Multi-stage vacuum process

Process for evacuation of the mold cavity in die casting.

The task of the vacuum system in a die casting plant is to evacuate a certain amount of air from the mold cavity and the shot sleeve in a very short time. By doing so, air inclusions in the casting are prevented. Conventional procedures only extract the air through one or several air relief valves with relatively low pipe cross sections directly on the die casting mold.

In the multi-stage vacuum process (e.g. the Vacu2system from the company Pfeiffer Vacuum, schematic diagram in Figure 1), the shot sleeve and mold cavity are evacuated in two stages.During the first stage, the air is extracted via a large pipe cross section directly on the shot sleeve. This enables the desired end pressure in the shot sleeve and in the mold to be achieved within a very short time. In the second stage of evacuation, as in conventional vacuum processes, air is extracted on the mold. As the desired pressure is already achieved in the first stage, the second stage serves to maintain the pressure by pumping out air which has entered the mold due to leakage.

The pressure pattern in the two-stage process is completely different from that of the single-stage process (Figure 2). Container volumes, starting pressure and connection cross sections are designed for the first stage so that - unlike in the existing processes - a balance is created between the container and the mold cavity and after only 0.5 to 1.0 seconds an absolute pressure of around 50mbar can be achieved in the mold cavity.

In such fast processes, the leakage rate is of hardly any consequence. The pressure curves differ only marginally in the first stages (Figure 2). Significant heat exchange does not take place either, so adiabatic changes to the conditions of the gases can be accepted. The considerable changes in temperature which take place in an adiabatic expansion must of course be taken into account (Figure 3, Stage 1). The starting value - at the beginning of the second stage - undercuts the classic process. As almost the entire amount of air is already removed in the first stage, volume and available time play only a secondary role in influencing the second stage. The larger the volume of the casting and the lower the remaining available time, the more the pressure values change (Figure 3, Stage 2).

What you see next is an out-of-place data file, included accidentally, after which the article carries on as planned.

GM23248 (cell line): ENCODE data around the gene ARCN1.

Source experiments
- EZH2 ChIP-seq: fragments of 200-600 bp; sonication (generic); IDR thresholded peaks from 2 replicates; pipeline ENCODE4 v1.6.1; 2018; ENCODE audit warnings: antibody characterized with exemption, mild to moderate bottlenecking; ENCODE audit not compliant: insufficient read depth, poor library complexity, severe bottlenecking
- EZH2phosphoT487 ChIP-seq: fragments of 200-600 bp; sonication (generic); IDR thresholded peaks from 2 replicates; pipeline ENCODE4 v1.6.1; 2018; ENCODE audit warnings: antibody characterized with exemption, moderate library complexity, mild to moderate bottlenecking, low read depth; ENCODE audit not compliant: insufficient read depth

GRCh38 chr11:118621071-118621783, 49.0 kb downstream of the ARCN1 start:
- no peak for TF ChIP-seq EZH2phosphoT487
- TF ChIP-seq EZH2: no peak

The pressure level changes more slowly during the second stage of evacuation than during the first stage. It can both rise and fall, depending on the leakage rate and the conductance of the overall system. End pressures of 20mbar are achieved in practice already (Figure 2). However, a stable progression of the pressure curve is even more important than the absolute value. Variations in the process conditions lead to only small changes in the vacuum achieved. It has been proved with an analysis of influences that changes in one stage are reduced in the corresponding other stage. Due to these changed dependencies, molds with higher leakage rates, molds with core sliders, molds with less precise sealing or molds with very large volumes are, in principle, made accessible to vacuumcasting.The process control is done through pressure measurements at different places at different times in the casting process. In the control, this data is processed to give data which is relevant to the process and therefore allows an exact statement to be made about the current condition of the system. If limits which are defined by the die caster are exceeded or not reached, the system reacts with a warning, which allows reject counts to be reduced considerably.

A multi-stage vacuum system Vacu2 from the manufacturer Pfeiffer Vacuum is shown in Figure 4. The technical data for the standard model is listed in Table 1.

  • Fig. 1: Schematic diagram of a version of the multi-stage vacuum process, source: Pfeiffer Vacuum1) Buffer container2) Vacuum pumps3) Plunger4) Shot sleeve5) Mold cavity6) Measuring cells
  • Fig. 2:  Pressure pattern in the multi-stage vacuum system depending on the leakage rate, source: Pfeiffer Vacuum
  • Fig. 3: Significance of external influence factors in various vacuum processes, source: Pfeiffer Vacuum
  • Fig. 4: Multi-stage vacuum system Vacu2 from Pfeiffer Vacuum
  • Table 1: Technical data from the standard Vacu² system from Pfeiffer Vacuum